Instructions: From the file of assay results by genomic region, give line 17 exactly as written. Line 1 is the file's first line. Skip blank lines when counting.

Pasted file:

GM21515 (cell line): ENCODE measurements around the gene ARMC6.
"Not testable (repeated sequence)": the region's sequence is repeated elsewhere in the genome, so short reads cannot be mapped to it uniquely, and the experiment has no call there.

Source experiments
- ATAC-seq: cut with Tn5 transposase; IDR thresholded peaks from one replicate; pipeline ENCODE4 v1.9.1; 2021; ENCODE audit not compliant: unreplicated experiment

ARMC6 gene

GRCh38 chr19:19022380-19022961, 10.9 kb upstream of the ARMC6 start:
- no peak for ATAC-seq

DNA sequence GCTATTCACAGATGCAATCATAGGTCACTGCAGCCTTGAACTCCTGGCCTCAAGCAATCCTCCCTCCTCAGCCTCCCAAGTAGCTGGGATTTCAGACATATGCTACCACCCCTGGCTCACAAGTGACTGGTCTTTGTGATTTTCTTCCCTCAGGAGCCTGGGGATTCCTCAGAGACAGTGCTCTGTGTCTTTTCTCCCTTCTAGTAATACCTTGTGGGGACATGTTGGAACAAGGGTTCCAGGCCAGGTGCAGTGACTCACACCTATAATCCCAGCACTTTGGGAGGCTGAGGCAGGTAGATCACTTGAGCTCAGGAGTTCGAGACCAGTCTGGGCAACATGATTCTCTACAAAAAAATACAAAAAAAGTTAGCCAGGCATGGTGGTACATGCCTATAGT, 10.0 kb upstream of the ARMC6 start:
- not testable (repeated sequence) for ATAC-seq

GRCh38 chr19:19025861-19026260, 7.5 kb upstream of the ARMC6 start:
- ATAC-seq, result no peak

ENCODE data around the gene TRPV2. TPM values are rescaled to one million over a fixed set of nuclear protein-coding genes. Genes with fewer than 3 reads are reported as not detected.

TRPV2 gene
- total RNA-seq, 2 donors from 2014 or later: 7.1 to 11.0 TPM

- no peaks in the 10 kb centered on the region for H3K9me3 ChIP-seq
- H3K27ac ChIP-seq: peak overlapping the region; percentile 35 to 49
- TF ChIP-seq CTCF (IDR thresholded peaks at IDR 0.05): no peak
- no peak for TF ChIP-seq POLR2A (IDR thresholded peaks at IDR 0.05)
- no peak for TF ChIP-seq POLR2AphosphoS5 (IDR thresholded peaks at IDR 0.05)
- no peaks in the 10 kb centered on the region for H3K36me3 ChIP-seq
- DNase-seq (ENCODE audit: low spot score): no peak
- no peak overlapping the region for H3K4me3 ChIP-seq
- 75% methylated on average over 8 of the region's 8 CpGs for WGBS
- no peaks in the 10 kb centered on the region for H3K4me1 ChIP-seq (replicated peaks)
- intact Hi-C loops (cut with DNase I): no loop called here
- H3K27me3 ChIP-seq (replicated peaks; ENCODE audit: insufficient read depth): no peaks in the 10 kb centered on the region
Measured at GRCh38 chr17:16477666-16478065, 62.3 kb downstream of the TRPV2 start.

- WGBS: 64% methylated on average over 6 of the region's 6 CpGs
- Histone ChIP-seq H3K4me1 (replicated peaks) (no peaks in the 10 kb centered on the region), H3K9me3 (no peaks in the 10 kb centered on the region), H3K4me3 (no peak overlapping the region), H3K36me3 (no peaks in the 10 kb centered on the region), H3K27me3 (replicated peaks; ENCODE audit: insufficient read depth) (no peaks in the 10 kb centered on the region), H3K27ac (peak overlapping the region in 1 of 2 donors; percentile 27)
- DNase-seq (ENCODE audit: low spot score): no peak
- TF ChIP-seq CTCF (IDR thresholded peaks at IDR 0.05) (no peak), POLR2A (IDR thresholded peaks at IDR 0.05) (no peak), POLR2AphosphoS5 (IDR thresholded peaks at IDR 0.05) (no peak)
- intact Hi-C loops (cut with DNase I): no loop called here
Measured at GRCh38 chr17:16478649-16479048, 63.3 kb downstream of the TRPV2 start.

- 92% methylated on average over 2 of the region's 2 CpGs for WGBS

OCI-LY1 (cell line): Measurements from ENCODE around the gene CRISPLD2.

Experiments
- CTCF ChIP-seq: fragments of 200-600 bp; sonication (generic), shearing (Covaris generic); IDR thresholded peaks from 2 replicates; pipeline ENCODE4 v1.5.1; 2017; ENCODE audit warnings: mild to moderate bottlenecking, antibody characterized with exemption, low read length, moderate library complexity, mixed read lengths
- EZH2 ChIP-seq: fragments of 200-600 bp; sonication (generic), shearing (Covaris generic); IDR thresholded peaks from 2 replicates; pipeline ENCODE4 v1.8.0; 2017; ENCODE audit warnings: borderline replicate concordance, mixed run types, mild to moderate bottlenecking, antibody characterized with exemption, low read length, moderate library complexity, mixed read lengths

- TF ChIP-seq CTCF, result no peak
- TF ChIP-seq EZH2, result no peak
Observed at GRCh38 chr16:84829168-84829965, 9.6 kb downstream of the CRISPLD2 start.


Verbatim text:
- TF ChIP-seq CTCF (IDR thresholded peaks at IDR 0.05): no peak